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Home News Archive Straight Outta Compton … And Into His Pockets

Straight Outta Compton … And Into His Pockets

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Another story of corruption by a public official. This time it’s about the (former) Deputy City Treasurer of the city of Compton, California. According to the LA Times story (written by Joseph Serna and Angel Jennings), Salvador Galvan “brazenly skimmed more than $3.7 million from City Hall, taking anywhere from $200 to $8,000 a day” over a six-year period starting in 2010.

Six years. That’s a long time to get away with stealing city money. How did Galvan execute his scheme? The LA Times story reported—

Galvan had worked since 1994 in the Compton treasurer’s office, where he was responsible for handling cash, city officials said. As part of his duties, he collected money from residents paying their water bills, business licenses, building permits and trash bills. While Galvan maintained accurate receipts of the cash he received for city fees, he would submit a lower amount to the city’s deposit records and, ultimately, on the deposit slips verified by his supervisors and the banks, federal prosecutors said in court documents.

Essentially, then, the cash being deposited didn’t match the recorded revenue. Seems kind of basic, like something any basic internal control might have prevented. Apparently, though, the discrepancies were “small enough” that they didn’t “trigger” any alarms. Kind of like designing a computer program to catch the rounding of pennies in payroll and deposit the rounding into one’s bank account. (And we know how that worked out.)

The amount allegedly stolen varied by month. Early on, Galvan was allegedly stealing $1,400 each month, but that amount grew. The story stated “Galvan is accused of stealing $395,824 in 2012 and $719,345 in 2013. The biggest loss was in 2015, when $879,536 was unaccounted for in the city’s books, court documents show.”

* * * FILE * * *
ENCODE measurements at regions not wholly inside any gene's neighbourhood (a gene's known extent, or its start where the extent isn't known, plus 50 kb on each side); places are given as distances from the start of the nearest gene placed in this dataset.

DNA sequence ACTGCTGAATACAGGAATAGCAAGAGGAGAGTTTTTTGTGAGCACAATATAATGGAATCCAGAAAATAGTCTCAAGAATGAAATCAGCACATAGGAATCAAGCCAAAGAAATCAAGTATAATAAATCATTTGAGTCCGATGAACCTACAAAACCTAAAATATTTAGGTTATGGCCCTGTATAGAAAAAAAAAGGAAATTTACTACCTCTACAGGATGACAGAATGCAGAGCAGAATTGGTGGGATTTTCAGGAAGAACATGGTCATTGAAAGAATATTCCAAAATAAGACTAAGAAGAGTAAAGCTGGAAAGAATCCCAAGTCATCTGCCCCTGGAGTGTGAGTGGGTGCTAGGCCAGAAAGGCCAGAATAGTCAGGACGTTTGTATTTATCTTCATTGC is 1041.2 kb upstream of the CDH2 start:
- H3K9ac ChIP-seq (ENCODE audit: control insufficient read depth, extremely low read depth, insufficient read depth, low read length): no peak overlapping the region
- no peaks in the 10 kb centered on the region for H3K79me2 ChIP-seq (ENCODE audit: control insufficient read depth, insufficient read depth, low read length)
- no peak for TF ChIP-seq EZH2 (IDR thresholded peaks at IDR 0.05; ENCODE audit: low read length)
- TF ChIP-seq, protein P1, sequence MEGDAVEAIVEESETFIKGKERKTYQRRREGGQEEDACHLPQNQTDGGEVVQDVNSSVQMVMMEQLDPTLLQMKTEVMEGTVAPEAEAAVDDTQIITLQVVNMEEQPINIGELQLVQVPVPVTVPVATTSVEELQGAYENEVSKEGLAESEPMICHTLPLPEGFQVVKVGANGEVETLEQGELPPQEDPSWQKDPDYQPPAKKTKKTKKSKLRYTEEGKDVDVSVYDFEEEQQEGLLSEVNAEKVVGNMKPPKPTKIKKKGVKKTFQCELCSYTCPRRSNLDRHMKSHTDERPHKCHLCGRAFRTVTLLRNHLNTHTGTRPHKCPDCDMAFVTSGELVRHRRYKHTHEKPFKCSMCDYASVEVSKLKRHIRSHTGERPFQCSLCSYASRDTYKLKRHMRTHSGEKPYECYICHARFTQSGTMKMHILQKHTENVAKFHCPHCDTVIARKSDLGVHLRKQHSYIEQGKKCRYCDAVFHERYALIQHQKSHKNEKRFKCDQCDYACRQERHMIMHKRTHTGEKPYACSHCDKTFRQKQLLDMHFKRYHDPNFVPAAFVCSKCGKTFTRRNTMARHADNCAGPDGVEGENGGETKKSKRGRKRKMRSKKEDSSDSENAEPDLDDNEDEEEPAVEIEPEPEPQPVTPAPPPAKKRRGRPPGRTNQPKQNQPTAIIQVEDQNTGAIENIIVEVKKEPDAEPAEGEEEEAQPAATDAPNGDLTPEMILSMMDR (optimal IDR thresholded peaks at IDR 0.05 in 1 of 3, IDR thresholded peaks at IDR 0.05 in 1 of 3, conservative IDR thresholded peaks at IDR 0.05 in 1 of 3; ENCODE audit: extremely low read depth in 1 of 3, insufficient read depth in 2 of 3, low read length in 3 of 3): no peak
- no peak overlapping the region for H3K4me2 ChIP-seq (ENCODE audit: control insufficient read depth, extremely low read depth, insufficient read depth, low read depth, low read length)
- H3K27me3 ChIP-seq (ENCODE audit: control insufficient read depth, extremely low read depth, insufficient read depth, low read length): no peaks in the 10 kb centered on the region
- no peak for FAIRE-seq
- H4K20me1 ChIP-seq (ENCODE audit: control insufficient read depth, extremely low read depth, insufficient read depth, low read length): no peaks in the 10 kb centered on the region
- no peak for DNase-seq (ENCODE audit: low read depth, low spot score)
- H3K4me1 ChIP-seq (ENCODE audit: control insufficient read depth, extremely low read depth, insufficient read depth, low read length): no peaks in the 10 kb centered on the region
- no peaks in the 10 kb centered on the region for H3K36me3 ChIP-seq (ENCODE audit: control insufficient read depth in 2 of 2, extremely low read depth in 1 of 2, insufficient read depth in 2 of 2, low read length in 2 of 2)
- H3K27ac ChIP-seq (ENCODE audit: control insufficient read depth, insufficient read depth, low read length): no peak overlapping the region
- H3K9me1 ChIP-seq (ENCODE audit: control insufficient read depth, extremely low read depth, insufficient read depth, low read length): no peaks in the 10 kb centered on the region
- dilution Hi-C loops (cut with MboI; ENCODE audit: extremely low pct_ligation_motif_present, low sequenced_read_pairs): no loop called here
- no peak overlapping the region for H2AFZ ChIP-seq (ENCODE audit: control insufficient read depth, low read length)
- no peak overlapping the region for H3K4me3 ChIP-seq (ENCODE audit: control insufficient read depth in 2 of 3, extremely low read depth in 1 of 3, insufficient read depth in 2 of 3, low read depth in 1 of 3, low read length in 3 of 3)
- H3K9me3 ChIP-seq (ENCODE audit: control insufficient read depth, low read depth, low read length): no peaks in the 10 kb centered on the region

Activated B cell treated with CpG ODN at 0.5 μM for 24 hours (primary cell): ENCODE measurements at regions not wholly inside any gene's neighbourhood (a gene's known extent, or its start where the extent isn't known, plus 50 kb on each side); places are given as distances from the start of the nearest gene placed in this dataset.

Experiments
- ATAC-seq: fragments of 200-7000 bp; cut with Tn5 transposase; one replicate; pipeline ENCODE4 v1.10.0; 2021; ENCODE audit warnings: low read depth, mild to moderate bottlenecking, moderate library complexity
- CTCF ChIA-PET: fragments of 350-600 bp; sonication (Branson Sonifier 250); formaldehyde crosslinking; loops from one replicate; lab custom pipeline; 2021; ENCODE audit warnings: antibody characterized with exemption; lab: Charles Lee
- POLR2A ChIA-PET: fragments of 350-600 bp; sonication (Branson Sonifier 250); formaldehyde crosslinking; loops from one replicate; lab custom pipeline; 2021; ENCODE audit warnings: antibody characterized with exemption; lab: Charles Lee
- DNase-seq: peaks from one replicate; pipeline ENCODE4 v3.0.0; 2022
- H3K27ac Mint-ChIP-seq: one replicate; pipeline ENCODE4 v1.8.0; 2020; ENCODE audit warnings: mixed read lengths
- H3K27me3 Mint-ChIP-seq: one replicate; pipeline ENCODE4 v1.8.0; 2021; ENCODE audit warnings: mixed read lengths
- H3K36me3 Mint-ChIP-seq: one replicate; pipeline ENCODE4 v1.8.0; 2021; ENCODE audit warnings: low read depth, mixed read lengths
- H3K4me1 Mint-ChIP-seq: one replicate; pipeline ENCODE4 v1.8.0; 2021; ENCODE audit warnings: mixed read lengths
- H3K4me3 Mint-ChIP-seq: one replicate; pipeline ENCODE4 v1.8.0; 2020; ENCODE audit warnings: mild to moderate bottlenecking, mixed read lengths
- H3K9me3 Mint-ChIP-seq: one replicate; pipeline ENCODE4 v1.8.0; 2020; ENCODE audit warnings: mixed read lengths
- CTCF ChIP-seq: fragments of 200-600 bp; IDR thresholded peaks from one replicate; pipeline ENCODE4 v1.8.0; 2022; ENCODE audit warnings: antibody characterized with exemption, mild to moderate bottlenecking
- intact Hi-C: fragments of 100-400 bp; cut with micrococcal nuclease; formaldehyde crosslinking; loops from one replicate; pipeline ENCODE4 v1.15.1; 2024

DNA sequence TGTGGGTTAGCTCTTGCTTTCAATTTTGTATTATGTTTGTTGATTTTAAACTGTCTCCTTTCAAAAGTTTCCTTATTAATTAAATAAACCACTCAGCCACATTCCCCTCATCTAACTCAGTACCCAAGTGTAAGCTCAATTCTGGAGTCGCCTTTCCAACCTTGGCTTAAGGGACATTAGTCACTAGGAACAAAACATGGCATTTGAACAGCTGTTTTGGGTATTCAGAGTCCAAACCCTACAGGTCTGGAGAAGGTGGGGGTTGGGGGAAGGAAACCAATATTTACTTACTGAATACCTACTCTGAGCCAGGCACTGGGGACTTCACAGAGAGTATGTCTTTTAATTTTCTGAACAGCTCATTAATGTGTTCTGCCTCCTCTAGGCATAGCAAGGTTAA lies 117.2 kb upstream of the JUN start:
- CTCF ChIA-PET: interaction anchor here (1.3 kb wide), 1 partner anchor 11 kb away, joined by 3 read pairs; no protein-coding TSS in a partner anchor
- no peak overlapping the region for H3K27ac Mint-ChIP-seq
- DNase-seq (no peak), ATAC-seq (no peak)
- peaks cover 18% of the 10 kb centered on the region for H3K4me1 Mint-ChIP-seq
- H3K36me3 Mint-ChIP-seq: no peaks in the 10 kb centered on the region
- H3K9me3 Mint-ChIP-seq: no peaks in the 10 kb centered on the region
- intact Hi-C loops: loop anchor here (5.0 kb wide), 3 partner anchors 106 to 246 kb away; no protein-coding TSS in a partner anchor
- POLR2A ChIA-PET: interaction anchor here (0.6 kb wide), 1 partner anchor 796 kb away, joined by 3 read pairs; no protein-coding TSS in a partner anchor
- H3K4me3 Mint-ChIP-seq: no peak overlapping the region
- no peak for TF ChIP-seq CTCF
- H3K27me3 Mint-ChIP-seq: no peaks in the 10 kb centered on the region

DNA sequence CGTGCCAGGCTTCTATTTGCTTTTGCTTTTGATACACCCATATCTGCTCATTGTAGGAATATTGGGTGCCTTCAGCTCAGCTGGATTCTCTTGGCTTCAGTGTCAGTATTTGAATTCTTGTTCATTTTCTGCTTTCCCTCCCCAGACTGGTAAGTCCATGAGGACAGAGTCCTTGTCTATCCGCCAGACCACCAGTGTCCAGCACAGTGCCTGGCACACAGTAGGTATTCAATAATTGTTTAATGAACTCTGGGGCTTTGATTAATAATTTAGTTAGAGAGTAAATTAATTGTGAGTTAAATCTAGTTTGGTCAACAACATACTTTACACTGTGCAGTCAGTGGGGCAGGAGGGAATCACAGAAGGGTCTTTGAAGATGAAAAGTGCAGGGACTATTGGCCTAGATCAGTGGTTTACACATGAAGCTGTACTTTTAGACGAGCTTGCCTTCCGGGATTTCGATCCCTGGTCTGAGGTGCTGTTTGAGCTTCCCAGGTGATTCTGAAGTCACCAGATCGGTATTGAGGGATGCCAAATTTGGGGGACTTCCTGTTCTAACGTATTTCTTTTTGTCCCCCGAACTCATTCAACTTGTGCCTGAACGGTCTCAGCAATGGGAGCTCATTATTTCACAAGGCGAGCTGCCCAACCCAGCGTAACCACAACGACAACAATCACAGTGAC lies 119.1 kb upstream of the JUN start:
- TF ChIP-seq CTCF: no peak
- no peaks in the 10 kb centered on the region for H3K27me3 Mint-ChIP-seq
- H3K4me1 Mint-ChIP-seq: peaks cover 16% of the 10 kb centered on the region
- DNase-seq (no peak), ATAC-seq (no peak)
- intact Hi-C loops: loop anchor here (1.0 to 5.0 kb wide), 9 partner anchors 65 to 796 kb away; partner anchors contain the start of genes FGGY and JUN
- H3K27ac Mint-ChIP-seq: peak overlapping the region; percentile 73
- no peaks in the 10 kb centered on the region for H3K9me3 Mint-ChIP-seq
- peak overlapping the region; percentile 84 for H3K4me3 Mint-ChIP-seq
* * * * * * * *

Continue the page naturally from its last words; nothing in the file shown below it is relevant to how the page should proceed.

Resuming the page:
Apparently the discrepancy between reported and deposited cash receipts had grown to the point that it triggered an alarm. Another city worker noticed the discrepancy and reported it. Well, that and the fact that Galvan was living above his income. The LA Times story reported—

Colleagues told investigators that Galvan always had the newest cellphone and cash on hand. He paid for office parties, bought gift cards for cashiers and bought the office a Keurig coffee machine and boxes of K-cup coffee pods for it, documents show. They noted that Galvan started at work with an old Toyota and moved up to a black Audi sedan during his employment with the city, officials said. A search of Galvan’s home turned up 72-inch flat-screen TVs in three bedrooms and a living room, as well as 20 pairs of Ugg shoes that belonged to his wife and daughter, the criminal complaint stated.

Reportedly, Galvan was confronted and confessed.

The LA Times story quoted one “community activist” as saying “What were the checks and balances that he could pull something like this off? Was he alone? Did he have help? And what procedures have been put in place that the next man don’t do this going forward?”

We think those are excellent questions.

Segregation of duties, such that the person reporting cash receipts is not the same person making the bank deposits.

A two-person count of cash received.

A regular reconciliation between cash receipts and cash receipts deposited.

These are not hard things to do. These are easy things to do, when an organization has the intent to create internal controls to prevent or detect employee wrongdoing.

Apparently, however, it was too hard for the City of Compton. And now its citizens are $3.7 million poorer for the lack of effort.




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